Lang recently finished six years of service on the Board of Regents and had been board president. Today the remaining board members chose Bruce Rastetter as the new board president. Rastetter has served as president pro-tem since the summer of 2011 and has been in frequent communication with the three state university presidents. The largest donor to Branstad’s 2010 gubernatorial campaign has also been a controversial figure as a Regent, having “blurred the line” between “his role as investor in AgriSol Energy” and his position on the board. (The Iowa Ethics and Campaign Disclosure Board dismissed an ethics complaint filed against Rastetter over that proposed AgriSol land deal.) Earlier this year, Rastetter asked the University of Iowa president to arrange a meeting between ethanol industry representatives and Professor Jerald Schnoor. Democrat and Linn-Mar school district superintendent Katie Mulholland will replace Rastetter as president pro-tem of the Board of Regents.

UPDATE: Democratic State Senator Jeff Danielson has already announced that he supports Branstad’s new nominees for the Board of Regents. Earlier this year, he voted against confirming Lang and Cramer.

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Harkin donating papers to new public policy institute at Drake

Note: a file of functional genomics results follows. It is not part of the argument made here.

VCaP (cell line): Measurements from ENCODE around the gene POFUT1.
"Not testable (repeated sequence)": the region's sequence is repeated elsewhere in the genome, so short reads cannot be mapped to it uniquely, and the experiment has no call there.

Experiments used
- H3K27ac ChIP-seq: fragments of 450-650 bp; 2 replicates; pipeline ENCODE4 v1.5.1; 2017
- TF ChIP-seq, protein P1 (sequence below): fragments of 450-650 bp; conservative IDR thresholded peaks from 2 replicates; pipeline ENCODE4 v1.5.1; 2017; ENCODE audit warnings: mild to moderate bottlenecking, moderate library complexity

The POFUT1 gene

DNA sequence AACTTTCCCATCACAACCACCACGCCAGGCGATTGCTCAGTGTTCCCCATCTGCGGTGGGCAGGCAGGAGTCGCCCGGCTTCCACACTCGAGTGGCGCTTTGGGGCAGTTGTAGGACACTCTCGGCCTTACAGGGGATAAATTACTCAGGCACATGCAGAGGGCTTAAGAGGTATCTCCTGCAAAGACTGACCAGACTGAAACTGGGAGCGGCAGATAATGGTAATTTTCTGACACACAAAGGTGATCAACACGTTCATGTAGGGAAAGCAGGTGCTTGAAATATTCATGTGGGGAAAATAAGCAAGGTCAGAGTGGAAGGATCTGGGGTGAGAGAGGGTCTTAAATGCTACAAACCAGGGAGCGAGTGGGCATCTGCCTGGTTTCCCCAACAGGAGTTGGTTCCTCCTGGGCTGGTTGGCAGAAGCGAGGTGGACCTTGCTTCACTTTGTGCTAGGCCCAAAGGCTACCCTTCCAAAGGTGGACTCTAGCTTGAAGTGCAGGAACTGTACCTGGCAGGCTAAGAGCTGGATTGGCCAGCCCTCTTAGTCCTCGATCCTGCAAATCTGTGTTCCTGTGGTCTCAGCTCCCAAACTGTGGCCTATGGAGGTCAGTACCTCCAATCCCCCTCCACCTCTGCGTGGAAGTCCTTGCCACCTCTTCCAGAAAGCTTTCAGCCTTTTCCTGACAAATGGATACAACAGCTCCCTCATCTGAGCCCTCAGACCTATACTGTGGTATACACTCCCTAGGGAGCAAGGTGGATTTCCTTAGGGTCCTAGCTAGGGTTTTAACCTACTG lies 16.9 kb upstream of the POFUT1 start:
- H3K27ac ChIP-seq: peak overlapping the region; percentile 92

Senator Tom Harkin formally announced on Friday that he will donate his historical papers to Drake University. Former Iowa State University President Gregory Geoffroy will chair the advisory board of the Tom Harkin Institute for Public Policy and Citizen Engagement. Drake’s leaders hope the institute will raise the profile of the private university based in Des Moines. O.Kay Henderson and Jens Manuel Krogstad reported more details on the new institute’s mission. There will be no restrictions on academic research using the Harkin papers–which was a key reason the original plan to create a Harkin Institute at Iowa State fell apart. Harkin withdrew his offer to donate papers to ISU in February.

While things worked out well for Drake, I believe the senator’s papers belonged at ISU, a public school and his alma mater. It’s a shame that two Republicans on the Iowa Board of Regents mucked up what could have been an asset to Iowa State. Craig Lang won’t be able to serve a second term as a regent, but his legacy in derailing the Harkin Institute (which he never wanted at ISU) will live on.

Naturally, The Iowa Republican blog is still trying to portray this fiasco as a Harkin fundraising scandal. Nice try, but lots of elected officials donate papers to public universities, and it’s common for the fundraising to begin before the person retires from public service. Drake’s president confirmed Friday that donors to the new institute will be made public.